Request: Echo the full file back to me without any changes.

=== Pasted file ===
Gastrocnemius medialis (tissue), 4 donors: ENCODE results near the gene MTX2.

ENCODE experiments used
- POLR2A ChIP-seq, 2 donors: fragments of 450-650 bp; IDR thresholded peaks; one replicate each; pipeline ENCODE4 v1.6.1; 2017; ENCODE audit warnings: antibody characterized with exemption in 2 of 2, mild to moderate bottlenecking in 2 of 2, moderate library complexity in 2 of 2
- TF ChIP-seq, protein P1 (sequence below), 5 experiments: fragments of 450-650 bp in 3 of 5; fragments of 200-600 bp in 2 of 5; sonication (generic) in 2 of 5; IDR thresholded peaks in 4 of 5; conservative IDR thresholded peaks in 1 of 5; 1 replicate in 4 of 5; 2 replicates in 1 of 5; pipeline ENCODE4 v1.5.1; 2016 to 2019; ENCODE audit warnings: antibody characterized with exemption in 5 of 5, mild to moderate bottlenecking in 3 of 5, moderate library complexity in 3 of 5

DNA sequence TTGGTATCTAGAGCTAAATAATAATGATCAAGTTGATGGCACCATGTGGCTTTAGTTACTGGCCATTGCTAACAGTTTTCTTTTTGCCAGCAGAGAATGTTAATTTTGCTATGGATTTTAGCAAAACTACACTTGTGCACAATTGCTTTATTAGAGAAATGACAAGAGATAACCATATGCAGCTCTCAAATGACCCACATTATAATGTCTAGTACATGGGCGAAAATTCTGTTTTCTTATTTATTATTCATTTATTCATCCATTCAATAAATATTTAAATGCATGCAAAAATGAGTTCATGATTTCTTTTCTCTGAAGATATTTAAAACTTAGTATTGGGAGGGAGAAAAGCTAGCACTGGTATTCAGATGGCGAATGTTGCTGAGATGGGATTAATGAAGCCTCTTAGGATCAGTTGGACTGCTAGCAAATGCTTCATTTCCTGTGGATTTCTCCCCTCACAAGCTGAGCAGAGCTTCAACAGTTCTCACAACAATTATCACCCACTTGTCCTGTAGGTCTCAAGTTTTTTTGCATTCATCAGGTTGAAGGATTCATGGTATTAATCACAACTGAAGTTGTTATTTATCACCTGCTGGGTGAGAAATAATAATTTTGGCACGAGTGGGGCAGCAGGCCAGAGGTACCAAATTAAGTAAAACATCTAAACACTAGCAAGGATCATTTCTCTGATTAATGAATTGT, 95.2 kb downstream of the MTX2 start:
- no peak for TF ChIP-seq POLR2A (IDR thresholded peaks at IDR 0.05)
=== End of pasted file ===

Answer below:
Gastrocnemius medialis (tissue), 4 donors: ENCODE results near the gene MTX2.

ENCODE experiments used
- POLR2A ChIP-seq, 2 donors: fragments of 450-650 bp; IDR thresholded peaks; one replicate each; pipeline ENCODE4 v1.6.1; 2017; ENCODE audit warnings: antibody characterized with exemption in 2 of 2, mild to moderate bottlenecking in 2 of 2, moderate library complexity in 2 of 2
- TF ChIP-seq, protein P1 (sequence below), 5 experiments: fragments of 450-650 bp in 3 of 5; fragments of 200-600 bp in 2 of 5; sonication (generic) in 2 of 5; IDR thresholded peaks in 4 of 5; conservative IDR thresholded peaks in 1 of 5; 1 replicate in 4 of 5; 2 replicates in 1 of 5; pipeline ENCODE4 v1.5.1; 2016 to 2019; ENCODE audit warnings: antibody characterized with exemption in 5 of 5, mild to moderate bottlenecking in 3 of 5, moderate library complexity in 3 of 5

DNA sequence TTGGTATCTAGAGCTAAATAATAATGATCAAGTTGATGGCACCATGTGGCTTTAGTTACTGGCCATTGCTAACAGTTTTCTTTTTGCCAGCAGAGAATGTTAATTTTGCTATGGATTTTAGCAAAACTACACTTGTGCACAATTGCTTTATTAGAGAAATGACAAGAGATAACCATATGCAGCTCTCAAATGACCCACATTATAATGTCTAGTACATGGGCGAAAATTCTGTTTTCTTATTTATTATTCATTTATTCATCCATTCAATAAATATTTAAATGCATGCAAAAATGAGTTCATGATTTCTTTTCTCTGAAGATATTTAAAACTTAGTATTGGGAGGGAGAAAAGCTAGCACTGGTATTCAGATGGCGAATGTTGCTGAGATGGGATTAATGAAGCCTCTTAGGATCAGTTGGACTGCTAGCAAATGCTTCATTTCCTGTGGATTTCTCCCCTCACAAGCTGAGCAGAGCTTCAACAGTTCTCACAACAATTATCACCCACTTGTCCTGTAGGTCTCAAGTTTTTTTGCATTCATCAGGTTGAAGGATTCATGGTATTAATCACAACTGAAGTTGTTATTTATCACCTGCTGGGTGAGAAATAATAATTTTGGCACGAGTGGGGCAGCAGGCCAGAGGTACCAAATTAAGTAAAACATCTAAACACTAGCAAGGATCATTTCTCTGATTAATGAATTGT, 95.2 kb downstream of the MTX2 start:
- no peak for TF ChIP-seq POLR2A (IDR thresholded peaks at IDR 0.05)